Likes: While most people were upset about the break with Theron, I actually enjoyed it. Mather was who Meria clearly loved all along, and the triangle wasn’t needed. But, like life, sometimes you have to be with someone else to truly know that the one is the one. I loved that we got introduced to more of this amazing world! Summer and the introduction of Ceridwen and the kingdom of Yakim and Ventralli added more depth. My favorite chapters were Mather’s. His struggle to deal with the fact that he isn’t who he thought he was and how he found how to be himself, albeit in a different capacity than before, is inspiring. The last few chapters were the most action packed and gave me the wow moments I was looking for.

Dislikes: To be honest, I missed strong Meria. For most of this book, she fights her natural instincts and whines about being Queen. I applaud her loyalty to Winter, but I kept hoping she would find a way to be both Queen and the Meria I loved from the first book, but that comes too late! This book is missing much of the action that made the first so great.

If you can make it through the dull parts of the book to the Bang! Pow! Boom! ending you won’t be disappointed. I give this book 4 chakram.

Kat Mandu says…

*Spoiler alert for the first book ahead; if you haven’t read Snow Like Ashes, you might want to.*

Dual narrated, Ice Like Fire is again action-packed as it follows the minds and stories of both Meira, who has discovered she is Hannah’s true daughter, and Mather, who is trying to find his place in the world now that he’s no longer a king.

Again, this story has many layers, especially once it separates and both characters are not only leading very different lives but are in completely different settings altogether.

Meira is dealing with her role as her country’s leader, her touch-and-go magic which seems to control her, instead of the other way around; not to mention she also has to figure out a chessboard of political and diplomatic strategies. She’s got to get out of debt with Cordell – but her every move seems to dig her in a deeper hole.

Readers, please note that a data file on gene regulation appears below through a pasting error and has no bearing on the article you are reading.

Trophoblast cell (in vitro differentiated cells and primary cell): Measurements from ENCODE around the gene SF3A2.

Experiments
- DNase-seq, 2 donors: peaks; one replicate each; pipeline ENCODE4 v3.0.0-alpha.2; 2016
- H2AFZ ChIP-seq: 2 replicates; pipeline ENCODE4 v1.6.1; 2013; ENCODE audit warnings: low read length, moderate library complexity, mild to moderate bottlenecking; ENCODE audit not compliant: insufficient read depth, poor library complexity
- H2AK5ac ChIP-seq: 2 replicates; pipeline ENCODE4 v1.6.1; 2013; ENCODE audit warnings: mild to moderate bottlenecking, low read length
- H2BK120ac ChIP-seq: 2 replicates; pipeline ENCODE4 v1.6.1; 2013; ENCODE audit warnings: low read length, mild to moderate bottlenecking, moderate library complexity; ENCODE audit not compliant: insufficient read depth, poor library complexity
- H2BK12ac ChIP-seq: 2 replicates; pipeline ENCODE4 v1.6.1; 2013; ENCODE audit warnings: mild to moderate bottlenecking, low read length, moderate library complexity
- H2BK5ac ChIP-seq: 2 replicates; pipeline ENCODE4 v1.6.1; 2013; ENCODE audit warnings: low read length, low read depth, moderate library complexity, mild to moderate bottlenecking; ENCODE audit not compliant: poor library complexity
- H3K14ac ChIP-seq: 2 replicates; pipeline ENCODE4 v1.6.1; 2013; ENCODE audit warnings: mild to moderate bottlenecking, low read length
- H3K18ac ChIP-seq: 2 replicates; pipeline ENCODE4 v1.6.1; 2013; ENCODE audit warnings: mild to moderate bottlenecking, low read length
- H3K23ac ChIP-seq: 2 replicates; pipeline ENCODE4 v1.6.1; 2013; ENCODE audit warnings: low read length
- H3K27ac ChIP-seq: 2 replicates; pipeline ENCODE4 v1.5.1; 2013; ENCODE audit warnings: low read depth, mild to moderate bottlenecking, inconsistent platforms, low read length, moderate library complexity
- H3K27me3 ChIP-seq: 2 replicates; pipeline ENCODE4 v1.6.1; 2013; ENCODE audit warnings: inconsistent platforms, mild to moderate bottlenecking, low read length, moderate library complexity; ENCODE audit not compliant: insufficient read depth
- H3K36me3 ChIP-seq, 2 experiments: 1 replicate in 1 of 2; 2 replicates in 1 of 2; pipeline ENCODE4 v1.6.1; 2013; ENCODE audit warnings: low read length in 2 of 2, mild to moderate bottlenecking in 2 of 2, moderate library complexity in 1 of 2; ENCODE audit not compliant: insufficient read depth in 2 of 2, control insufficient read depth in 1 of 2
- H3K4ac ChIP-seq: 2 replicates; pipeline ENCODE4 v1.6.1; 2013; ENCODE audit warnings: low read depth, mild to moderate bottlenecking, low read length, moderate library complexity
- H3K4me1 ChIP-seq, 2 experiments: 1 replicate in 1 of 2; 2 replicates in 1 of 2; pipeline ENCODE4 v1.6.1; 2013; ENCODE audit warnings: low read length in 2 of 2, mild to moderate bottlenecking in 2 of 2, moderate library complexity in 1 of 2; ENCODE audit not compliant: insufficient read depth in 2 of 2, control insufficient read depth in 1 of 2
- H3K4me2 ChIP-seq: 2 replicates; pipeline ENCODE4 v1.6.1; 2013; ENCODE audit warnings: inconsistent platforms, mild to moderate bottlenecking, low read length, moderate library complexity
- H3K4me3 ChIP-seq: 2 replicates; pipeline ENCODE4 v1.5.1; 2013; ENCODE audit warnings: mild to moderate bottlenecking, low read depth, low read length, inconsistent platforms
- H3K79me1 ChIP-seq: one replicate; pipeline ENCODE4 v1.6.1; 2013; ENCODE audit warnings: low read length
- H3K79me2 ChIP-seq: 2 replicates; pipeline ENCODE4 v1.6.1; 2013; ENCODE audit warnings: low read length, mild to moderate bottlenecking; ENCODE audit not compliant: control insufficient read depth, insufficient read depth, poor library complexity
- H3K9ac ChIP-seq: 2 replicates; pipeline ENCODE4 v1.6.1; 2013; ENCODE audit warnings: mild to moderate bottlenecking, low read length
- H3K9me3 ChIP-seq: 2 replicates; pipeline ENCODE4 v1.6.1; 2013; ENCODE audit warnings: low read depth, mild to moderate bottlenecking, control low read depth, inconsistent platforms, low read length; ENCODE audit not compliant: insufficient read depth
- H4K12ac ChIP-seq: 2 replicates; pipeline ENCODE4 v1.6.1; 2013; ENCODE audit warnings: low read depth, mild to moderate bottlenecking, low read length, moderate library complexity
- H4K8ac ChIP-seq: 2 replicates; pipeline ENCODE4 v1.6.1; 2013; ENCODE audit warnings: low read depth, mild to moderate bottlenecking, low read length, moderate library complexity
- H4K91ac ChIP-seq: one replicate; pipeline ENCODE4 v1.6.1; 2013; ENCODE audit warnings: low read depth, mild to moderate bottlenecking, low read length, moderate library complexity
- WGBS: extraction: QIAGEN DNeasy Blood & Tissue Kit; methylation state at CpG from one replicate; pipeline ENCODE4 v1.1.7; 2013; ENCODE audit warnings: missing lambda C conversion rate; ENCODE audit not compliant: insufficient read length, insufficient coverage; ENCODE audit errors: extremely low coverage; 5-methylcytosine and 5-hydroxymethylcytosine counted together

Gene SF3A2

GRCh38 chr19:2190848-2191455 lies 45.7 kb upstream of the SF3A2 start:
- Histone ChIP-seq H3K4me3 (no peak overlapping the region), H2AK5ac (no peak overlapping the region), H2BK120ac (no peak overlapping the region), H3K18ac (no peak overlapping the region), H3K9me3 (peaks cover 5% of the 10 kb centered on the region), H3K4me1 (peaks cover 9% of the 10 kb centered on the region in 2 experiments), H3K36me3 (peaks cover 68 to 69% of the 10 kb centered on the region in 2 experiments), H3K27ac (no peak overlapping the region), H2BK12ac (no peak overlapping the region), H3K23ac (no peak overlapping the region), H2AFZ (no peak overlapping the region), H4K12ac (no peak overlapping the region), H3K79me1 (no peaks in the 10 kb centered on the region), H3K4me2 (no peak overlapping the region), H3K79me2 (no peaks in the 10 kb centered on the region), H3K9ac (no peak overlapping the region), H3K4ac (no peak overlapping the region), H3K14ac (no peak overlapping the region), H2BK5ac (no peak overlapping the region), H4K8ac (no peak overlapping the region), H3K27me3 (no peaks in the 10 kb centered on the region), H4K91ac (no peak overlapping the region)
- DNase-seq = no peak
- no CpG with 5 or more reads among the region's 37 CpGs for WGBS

Now she’s on a cross-country trip, trying to find allies and learn everything she can about her magic and where it came from. Theron, her once betrothed, is sadly against her beliefs that magic should be returned to the chasm from which it came; instead, he thinks that it should be available for the world to use. Things aren’t going as well as planned and things take a turn for the worst, especially when she finds herself running from bad guys from places she didn’t expect.

Mather, still reeling from the events of the prior book, is back in Winter, discovering that he’s not quite sure who he is without the role of king hovering over him. He feels guilty for thrusting the position upon Meira, and useless without any way to help her. So he wrangles up a few kids his age who don’t exactly know what their roles are in the world either (as they are too young to remember a Winter in its former glory, but too old in spirit due to their time as prisoners), dubs them “the children of the Thaw” and sets out to help Meira in his own way, by protecting his people against the growing threat of Cordell.

Nothing goes according to plan and both characters have to discover who they really are. Which is why I disagree with my review partner, Luna, on this particular argument. I think Meira’s fight against her true natures was absolutely necessary to the plot. At the end of Snow Like Ashes, she had become a different person. In this second book, she learns that she’s never going to stop learning and has to decide who she’ll be – the person she was before, or the person she needs to be. When Meira realizes she can be both, it’s a beautiful thing.